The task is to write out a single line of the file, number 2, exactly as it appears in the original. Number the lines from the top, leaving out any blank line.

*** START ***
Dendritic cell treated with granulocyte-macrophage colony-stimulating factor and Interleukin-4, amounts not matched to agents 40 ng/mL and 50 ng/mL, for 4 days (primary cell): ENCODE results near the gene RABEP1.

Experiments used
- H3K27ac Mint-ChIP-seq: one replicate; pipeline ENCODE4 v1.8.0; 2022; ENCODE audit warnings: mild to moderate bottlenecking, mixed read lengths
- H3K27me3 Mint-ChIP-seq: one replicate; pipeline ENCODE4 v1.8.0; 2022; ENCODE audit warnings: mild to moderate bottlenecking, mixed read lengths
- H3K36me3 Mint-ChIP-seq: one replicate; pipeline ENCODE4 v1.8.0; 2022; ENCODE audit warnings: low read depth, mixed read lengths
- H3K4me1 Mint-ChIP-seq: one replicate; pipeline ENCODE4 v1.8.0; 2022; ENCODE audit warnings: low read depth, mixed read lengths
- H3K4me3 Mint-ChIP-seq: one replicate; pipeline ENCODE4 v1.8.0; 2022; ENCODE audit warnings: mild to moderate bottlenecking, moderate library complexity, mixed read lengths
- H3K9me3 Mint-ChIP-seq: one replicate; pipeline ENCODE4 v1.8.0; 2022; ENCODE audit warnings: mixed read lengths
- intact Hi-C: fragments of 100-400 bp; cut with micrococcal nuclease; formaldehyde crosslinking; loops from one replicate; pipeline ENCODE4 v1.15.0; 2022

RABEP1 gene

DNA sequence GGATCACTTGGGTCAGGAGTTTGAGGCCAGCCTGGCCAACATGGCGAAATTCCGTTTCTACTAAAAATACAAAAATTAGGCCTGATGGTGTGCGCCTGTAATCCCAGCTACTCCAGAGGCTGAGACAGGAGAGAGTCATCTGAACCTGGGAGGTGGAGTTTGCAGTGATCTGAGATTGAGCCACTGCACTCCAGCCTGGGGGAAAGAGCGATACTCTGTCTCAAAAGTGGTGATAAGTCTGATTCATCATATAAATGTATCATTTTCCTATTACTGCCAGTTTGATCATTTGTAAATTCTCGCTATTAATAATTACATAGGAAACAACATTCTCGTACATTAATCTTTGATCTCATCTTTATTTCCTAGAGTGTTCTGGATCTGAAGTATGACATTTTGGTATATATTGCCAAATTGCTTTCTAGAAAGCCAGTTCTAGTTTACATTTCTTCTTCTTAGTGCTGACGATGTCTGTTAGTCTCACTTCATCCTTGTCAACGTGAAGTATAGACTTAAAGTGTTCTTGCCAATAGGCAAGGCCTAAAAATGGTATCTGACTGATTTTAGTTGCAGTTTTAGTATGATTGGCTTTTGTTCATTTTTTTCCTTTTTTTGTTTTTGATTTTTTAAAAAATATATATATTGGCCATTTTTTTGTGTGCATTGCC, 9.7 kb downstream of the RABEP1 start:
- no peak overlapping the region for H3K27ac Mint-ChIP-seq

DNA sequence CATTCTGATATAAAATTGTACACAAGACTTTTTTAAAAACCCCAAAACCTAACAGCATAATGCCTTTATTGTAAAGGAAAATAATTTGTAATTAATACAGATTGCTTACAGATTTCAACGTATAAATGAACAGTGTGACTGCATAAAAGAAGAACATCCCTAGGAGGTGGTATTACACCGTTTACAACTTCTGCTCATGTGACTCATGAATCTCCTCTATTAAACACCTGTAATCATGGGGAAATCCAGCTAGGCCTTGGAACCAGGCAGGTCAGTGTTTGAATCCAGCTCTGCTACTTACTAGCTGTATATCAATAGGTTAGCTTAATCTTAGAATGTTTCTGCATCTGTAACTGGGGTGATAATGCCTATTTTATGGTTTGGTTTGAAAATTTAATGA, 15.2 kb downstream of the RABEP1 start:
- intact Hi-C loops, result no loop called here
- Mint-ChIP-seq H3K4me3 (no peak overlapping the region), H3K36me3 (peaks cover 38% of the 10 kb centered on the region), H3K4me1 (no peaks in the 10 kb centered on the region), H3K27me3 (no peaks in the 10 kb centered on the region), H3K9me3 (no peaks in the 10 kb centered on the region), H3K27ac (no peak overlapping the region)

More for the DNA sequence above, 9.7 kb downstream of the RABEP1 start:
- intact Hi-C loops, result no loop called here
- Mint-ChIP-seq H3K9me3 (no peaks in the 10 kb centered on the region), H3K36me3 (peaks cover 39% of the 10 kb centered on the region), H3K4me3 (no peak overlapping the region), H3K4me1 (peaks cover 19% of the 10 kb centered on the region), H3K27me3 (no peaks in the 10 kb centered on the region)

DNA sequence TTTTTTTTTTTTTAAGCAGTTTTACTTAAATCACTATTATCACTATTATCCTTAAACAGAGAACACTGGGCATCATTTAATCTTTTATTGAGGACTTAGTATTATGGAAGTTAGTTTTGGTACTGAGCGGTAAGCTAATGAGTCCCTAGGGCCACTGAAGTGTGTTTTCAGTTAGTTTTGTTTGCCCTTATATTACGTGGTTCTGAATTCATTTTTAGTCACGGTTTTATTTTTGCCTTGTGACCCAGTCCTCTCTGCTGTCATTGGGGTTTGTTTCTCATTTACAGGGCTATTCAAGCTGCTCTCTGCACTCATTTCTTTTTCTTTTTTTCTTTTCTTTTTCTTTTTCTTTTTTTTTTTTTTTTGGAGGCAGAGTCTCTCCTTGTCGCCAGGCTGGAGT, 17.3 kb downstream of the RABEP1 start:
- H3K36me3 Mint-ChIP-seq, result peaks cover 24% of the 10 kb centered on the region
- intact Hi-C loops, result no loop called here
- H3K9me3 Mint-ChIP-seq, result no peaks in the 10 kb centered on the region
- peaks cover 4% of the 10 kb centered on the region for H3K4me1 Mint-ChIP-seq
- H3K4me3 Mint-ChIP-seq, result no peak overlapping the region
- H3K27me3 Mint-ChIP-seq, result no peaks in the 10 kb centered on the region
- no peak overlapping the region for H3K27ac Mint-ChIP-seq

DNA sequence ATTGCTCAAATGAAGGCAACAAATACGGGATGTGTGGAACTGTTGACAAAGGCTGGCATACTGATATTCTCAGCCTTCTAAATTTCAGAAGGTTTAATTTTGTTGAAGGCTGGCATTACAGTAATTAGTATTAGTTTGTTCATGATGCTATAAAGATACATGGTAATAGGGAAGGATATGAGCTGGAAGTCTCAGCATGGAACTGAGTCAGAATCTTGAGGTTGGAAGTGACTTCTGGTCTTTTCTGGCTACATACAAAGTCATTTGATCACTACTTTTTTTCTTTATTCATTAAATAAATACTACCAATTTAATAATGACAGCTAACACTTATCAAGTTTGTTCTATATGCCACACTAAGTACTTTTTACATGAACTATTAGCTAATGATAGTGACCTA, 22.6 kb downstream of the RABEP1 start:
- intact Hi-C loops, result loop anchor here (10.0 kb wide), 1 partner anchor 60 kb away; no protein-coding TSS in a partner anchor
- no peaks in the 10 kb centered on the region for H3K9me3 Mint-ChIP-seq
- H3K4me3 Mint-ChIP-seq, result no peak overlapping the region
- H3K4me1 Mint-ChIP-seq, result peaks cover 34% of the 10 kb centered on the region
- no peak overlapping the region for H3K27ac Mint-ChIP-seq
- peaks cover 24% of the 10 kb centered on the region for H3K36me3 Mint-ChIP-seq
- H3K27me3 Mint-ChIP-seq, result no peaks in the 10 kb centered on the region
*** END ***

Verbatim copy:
Experiments used